Such a mindset can also explain how, under Scheufele's leadership, Chopard has become one of the first brands to use raw materials that meet the highest possible social and environmental standards. Chopard is also one of the only few family-run businesses in the world of fine jewellery and watchmaking, with it being run by Scheufele's and her brother Karl-Friedrich, who were appointed Vice Presidents of Chopard in 1985 and Co-Presidents in 2001. "Thank God, we work in harmony," she says. "My parents handed over, pretty early, all the decisions, everything, to us, and, of course, they're there, and we do listen to them, but it is my brother and me, and I think we are a good team. We're yin and yang. We're a good synergy, and it works well."
Caroline Scheufele at the 2022 Global Citizen Forum. Source: Chopard
In terms of the workforce, Scheufele says that the company employs over 800 people in the atelier and head office in Geneva, about 500 in a manufacturing unit in Switzerland, another 700 in the other company in Germany, and about 2,300 in subsidiaries and boutiques. Scheufele's direct reports range from 6 to 50 on a daily basis, and for her, being flexible is the key to good management. "You have to be structured and organized, but you also have to be open to changes," she says. "If somebody tells me that there is all of a sudden a VIP client in Geneva, I will drop everything and take care of that, because, in our business, we cannot function as robots. However, the base is sort of structured, and I see my design team every month, minimum, and the same goes for retail boutiques, wholesale departments, and so on. I meet them all regularly."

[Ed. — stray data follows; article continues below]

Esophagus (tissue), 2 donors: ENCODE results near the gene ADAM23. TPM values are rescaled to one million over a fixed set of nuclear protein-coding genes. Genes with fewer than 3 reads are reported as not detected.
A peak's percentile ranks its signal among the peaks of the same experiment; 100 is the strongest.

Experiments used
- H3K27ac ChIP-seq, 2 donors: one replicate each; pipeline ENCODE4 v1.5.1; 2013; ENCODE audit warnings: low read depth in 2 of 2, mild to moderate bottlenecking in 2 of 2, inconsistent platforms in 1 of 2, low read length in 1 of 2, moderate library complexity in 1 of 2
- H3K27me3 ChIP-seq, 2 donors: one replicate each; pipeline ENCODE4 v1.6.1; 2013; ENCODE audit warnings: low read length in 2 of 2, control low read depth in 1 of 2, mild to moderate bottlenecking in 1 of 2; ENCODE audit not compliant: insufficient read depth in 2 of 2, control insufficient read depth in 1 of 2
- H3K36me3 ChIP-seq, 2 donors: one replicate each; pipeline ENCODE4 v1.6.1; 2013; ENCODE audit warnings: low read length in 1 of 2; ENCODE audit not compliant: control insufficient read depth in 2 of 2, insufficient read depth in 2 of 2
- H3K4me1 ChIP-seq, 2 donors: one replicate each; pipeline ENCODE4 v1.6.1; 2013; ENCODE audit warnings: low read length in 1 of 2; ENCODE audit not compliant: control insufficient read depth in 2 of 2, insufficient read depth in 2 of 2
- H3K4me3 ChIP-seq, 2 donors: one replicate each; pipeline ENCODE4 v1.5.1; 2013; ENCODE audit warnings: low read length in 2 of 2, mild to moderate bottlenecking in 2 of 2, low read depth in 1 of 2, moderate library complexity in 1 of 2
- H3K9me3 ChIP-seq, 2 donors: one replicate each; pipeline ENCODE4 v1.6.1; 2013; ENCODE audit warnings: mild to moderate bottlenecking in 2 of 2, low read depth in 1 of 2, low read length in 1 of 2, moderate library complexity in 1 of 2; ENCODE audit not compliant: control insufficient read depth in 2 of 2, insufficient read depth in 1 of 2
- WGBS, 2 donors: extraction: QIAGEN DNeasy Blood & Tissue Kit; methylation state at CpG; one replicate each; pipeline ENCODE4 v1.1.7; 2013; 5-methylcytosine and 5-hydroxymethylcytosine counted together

Being a part of a family business has shielded Scheufele from some of the snowballs that are often thrown at other women in the business sector, but not from all. "I started in a system where some gentlemen would ask me why I was here, or what I was doing," Scheufele remembers. "I was 18 years old, and I didn't understand: what did I do wrong? When my brother started three years before that, nobody said that or asked anything, so it was a bit strange. But, sometimes, you have to impose yourself on people. People say stupid comments like, 'Oh, but she's a woman,' and I'm like, 'Okay. And you are a man, so what?' But it's becoming, I think, less and less and less. We have a lot of women working in our company now. Out of the 800, maybe 400 are women." Looking toward the future, Scheufele's hope for 2023 is that both the world of Chopard and the world itself will be more joyous. "We will keep our positivity. The name says it all, happy like our Happy Diamonds, and we will continue to communicate happiness through our products. So, despite the state of the world right now, we're not going to make sad jewelry," she smiles.